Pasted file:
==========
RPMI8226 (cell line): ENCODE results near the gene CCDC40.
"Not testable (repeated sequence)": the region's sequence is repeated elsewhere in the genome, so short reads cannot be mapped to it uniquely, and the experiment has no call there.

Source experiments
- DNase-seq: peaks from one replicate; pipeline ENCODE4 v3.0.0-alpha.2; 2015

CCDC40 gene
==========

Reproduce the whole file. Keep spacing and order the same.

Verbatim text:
RPMI8226 (cell line): ENCODE results near the gene CCDC40.
"Not testable (repeated sequence)": the region's sequence is repeated elsewhere in the genome, so short reads cannot be mapped to it uniquely, and the experiment has no call there.

Source experiments
- DNase-seq: peaks from one replicate; pipeline ENCODE4 v3.0.0-alpha.2; 2015

CCDC40 gene